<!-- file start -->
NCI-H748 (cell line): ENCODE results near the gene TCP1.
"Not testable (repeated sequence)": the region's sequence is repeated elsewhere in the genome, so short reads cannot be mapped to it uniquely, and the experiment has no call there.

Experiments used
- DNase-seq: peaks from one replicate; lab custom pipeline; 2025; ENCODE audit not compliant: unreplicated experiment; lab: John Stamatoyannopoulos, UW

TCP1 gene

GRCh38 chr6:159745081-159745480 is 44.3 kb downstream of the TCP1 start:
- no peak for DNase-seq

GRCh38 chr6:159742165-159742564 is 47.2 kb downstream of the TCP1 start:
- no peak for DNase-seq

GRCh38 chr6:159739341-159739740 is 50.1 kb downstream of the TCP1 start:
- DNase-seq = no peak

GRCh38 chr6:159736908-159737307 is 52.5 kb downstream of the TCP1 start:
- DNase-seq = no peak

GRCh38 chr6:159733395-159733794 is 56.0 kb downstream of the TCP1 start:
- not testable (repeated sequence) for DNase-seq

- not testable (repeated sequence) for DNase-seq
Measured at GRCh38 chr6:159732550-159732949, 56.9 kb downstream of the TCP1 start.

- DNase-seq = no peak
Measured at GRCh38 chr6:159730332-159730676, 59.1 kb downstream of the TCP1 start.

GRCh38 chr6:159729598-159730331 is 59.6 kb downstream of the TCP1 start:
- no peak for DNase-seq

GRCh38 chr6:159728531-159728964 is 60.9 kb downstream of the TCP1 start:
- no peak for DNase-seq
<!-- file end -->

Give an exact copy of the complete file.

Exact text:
NCI-H748 (cell line): ENCODE results near the gene TCP1.
"Not testable (repeated sequence)": the region's sequence is repeated elsewhere in the genome, so short reads cannot be mapped to it uniquely, and the experiment has no call there.

Experiments used
- DNase-seq: peaks from one replicate; lab custom pipeline; 2025; ENCODE audit not compliant: unreplicated experiment; lab: John Stamatoyannopoulos, UW

TCP1 gene

GRCh38 chr6:159745081-159745480 is 44.3 kb downstream of the TCP1 start:
- no peak for DNase-seq

GRCh38 chr6:159742165-159742564 is 47.2 kb downstream of the TCP1 start:
- no peak for DNase-seq

GRCh38 chr6:159739341-159739740 is 50.1 kb downstream of the TCP1 start:
- DNase-seq = no peak

GRCh38 chr6:159736908-159737307 is 52.5 kb downstream of the TCP1 start:
- DNase-seq = no peak

GRCh38 chr6:159733395-159733794 is 56.0 kb downstream of the TCP1 start:
- not testable (repeated sequence) for DNase-seq

- not testable (repeated sequence) for DNase-seq
Measured at GRCh38 chr6:159732550-159732949, 56.9 kb downstream of the TCP1 start.

- DNase-seq = no peak
Measured at GRCh38 chr6:159730332-159730676, 59.1 kb downstream of the TCP1 start.

GRCh38 chr6:159729598-159730331 is 59.6 kb downstream of the TCP1 start:
- no peak for DNase-seq

GRCh38 chr6:159728531-159728964 is 60.9 kb downstream of the TCP1 start:
- no peak for DNase-seq